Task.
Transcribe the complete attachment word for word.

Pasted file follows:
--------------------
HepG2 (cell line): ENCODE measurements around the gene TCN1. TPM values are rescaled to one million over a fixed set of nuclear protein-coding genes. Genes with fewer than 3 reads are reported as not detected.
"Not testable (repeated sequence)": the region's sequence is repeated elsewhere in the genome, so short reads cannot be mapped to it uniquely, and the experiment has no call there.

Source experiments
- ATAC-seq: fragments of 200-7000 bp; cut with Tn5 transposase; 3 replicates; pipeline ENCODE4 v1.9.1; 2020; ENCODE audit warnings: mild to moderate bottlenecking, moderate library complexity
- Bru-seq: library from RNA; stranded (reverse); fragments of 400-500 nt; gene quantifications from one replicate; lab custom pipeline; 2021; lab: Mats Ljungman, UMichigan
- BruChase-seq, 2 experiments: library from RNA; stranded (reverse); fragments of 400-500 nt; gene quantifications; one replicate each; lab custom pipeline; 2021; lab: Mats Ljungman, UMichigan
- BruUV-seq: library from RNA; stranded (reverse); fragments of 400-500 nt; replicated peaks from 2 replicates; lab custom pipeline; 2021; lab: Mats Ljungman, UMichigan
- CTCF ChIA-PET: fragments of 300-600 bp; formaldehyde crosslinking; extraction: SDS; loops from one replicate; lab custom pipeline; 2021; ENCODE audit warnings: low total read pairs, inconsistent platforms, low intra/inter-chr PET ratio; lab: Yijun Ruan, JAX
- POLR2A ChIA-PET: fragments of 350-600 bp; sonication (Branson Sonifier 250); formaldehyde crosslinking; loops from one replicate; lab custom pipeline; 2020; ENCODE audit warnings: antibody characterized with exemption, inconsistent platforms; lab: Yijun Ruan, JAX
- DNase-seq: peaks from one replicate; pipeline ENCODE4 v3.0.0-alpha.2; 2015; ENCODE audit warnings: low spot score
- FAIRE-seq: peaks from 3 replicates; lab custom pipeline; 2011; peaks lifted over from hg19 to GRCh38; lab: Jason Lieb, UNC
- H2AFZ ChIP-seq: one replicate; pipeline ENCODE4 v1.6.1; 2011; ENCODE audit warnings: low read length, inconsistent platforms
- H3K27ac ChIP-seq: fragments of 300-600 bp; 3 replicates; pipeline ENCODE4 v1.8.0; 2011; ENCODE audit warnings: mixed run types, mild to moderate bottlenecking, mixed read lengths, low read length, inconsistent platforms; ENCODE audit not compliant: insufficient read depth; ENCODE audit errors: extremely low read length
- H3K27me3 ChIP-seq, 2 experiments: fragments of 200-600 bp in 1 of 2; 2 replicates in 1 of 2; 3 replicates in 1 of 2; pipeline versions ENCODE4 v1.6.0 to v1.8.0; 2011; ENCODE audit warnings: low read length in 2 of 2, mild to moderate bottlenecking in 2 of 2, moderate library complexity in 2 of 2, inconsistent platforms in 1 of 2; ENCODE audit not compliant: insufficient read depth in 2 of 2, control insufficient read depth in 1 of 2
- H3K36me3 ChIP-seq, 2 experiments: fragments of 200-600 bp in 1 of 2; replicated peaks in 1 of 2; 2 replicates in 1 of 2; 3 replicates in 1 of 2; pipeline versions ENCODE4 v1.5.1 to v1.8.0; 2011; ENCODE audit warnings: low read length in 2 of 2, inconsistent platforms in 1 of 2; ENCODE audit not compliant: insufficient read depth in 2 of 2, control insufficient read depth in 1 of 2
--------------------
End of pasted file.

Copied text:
HepG2 (cell line): ENCODE measurements around the gene TCN1. TPM values are rescaled to one million over a fixed set of nuclear protein-coding genes. Genes with fewer than 3 reads are reported as not detected.
"Not testable (repeated sequence)": the region's sequence is repeated elsewhere in the genome, so short reads cannot be mapped to it uniquely, and the experiment has no call there.

Source experiments
- ATAC-seq: fragments of 200-7000 bp; cut with Tn5 transposase; 3 replicates; pipeline ENCODE4 v1.9.1; 2020; ENCODE audit warnings: mild to moderate bottlenecking, moderate library complexity
- Bru-seq: library from RNA; stranded (reverse); fragments of 400-500 nt; gene quantifications from one replicate; lab custom pipeline; 2021; lab: Mats Ljungman, UMichigan
- BruChase-seq, 2 experiments: library from RNA; stranded (reverse); fragments of 400-500 nt; gene quantifications; one replicate each; lab custom pipeline; 2021; lab: Mats Ljungman, UMichigan
- BruUV-seq: library from RNA; stranded (reverse); fragments of 400-500 nt; replicated peaks from 2 replicates; lab custom pipeline; 2021; lab: Mats Ljungman, UMichigan
- CTCF ChIA-PET: fragments of 300-600 bp; formaldehyde crosslinking; extraction: SDS; loops from one replicate; lab custom pipeline; 2021; ENCODE audit warnings: low total read pairs, inconsistent platforms, low intra/inter-chr PET ratio; lab: Yijun Ruan, JAX
- POLR2A ChIA-PET: fragments of 350-600 bp; sonication (Branson Sonifier 250); formaldehyde crosslinking; loops from one replicate; lab custom pipeline; 2020; ENCODE audit warnings: antibody characterized with exemption, inconsistent platforms; lab: Yijun Ruan, JAX
- DNase-seq: peaks from one replicate; pipeline ENCODE4 v3.0.0-alpha.2; 2015; ENCODE audit warnings: low spot score
- FAIRE-seq: peaks from 3 replicates; lab custom pipeline; 2011; peaks lifted over from hg19 to GRCh38; lab: Jason Lieb, UNC
- H2AFZ ChIP-seq: one replicate; pipeline ENCODE4 v1.6.1; 2011; ENCODE audit warnings: low read length, inconsistent platforms
- H3K27ac ChIP-seq: fragments of 300-600 bp; 3 replicates; pipeline ENCODE4 v1.8.0; 2011; ENCODE audit warnings: mixed run types, mild to moderate bottlenecking, mixed read lengths, low read length, inconsistent platforms; ENCODE audit not compliant: insufficient read depth; ENCODE audit errors: extremely low read length
- H3K27me3 ChIP-seq, 2 experiments: fragments of 200-600 bp in 1 of 2; 2 replicates in 1 of 2; 3 replicates in 1 of 2; pipeline versions ENCODE4 v1.6.0 to v1.8.0; 2011; ENCODE audit warnings: low read length in 2 of 2, mild to moderate bottlenecking in 2 of 2, moderate library complexity in 2 of 2, inconsistent platforms in 1 of 2; ENCODE audit not compliant: insufficient read depth in 2 of 2, control insufficient read depth in 1 of 2
- H3K36me3 ChIP-seq, 2 experiments: fragments of 200-600 bp in 1 of 2; replicated peaks in 1 of 2; 2 replicates in 1 of 2; 3 replicates in 1 of 2; pipeline versions ENCODE4 v1.5.1 to v1.8.0; 2011; ENCODE audit warnings: low read length in 2 of 2, inconsistent platforms in 1 of 2; ENCODE audit not compliant: insufficient read depth in 2 of 2, control insufficient read depth in 1 of 2